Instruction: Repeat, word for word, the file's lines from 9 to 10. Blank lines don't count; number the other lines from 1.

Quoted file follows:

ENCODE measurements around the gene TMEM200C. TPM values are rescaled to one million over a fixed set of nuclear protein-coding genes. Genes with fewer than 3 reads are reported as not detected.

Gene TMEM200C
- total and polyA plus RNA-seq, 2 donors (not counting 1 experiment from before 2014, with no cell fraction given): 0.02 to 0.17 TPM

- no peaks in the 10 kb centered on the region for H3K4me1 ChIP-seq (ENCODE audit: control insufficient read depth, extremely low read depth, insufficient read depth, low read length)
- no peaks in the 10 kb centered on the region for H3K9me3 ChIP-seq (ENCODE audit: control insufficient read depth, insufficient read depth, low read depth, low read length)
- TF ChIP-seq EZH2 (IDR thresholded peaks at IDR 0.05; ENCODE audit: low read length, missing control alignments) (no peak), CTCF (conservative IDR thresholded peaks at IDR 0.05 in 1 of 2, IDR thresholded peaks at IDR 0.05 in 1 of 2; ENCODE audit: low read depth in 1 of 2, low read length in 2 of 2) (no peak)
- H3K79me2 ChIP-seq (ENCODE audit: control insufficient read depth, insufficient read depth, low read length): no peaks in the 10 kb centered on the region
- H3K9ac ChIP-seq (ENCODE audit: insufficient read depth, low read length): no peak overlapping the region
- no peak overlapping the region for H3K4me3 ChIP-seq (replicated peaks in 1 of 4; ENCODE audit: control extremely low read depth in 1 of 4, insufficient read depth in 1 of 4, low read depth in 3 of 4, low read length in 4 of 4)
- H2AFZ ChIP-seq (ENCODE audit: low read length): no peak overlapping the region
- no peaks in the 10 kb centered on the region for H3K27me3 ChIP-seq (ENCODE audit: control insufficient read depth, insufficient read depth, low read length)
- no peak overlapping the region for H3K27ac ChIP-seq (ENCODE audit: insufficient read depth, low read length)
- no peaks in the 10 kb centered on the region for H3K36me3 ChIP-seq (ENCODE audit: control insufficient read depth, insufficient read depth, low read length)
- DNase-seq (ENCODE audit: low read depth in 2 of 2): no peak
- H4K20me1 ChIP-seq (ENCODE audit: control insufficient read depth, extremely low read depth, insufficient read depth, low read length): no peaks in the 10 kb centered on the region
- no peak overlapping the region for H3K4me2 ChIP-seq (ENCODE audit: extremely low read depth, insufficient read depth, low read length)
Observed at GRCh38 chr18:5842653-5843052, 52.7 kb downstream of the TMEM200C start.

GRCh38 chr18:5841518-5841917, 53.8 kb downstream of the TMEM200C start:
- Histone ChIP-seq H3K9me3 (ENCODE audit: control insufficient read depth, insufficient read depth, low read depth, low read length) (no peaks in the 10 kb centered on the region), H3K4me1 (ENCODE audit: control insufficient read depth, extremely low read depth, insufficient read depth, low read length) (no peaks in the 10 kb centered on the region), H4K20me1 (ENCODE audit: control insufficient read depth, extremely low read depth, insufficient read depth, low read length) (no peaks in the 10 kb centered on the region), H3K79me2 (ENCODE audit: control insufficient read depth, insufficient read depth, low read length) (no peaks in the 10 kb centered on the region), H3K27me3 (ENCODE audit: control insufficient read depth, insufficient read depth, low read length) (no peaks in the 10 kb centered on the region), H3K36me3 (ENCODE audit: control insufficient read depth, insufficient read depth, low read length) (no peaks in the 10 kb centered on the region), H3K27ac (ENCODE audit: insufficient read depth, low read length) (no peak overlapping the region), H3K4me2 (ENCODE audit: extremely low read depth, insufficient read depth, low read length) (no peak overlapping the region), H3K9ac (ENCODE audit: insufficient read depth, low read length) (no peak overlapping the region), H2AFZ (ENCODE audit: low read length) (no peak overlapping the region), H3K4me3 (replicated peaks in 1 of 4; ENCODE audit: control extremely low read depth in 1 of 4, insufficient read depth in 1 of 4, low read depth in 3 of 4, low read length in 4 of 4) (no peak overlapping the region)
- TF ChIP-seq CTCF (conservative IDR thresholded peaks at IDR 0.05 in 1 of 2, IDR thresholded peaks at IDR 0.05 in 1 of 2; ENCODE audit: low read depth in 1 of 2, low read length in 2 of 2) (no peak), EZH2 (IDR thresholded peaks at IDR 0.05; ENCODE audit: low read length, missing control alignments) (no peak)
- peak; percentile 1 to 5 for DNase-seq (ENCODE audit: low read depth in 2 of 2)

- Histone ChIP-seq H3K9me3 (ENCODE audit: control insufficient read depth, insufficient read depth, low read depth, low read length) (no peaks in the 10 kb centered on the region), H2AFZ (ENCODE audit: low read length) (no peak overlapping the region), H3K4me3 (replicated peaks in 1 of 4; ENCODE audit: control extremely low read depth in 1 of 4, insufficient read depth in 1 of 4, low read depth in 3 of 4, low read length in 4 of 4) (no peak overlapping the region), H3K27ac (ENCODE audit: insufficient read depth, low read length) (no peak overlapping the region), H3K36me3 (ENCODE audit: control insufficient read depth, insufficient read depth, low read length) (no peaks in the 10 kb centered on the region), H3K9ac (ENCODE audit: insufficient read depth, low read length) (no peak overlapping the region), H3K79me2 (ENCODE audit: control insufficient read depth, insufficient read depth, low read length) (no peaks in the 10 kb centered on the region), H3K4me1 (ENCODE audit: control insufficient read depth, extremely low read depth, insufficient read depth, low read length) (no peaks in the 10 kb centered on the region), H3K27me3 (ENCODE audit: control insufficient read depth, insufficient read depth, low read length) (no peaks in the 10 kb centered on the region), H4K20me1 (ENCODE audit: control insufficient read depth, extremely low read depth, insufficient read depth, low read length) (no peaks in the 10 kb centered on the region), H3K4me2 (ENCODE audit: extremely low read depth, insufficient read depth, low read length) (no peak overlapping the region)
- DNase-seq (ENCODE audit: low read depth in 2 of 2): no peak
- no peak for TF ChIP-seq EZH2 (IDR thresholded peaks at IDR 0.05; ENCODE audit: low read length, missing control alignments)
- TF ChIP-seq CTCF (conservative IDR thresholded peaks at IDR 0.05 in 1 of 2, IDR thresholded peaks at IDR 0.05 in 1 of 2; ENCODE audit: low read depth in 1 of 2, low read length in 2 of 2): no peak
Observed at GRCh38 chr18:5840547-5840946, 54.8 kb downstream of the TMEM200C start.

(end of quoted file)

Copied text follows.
- no peak overlapping the region for H3K4me3 ChIP-seq (replicated peaks in 1 of 4; ENCODE audit: control extremely low read depth in 1 of 4, insufficient read depth in 1 of 4, low read depth in 3 of 4, low read length in 4 of 4)
- H2AFZ ChIP-seq (ENCODE audit: low read length): no peak overlapping the region